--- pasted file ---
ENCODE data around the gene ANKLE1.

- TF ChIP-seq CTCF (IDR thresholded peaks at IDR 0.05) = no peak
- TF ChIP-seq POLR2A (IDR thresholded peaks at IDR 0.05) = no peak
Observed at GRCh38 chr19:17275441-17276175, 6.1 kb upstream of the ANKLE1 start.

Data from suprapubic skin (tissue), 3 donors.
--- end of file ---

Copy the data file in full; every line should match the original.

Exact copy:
ENCODE data around the gene ANKLE1.

- TF ChIP-seq CTCF (IDR thresholded peaks at IDR 0.05) = no peak
- TF ChIP-seq POLR2A (IDR thresholded peaks at IDR 0.05) = no peak
Observed at GRCh38 chr19:17275441-17276175, 6.1 kb upstream of the ANKLE1 start.

Data from suprapubic skin (tissue), 3 donors.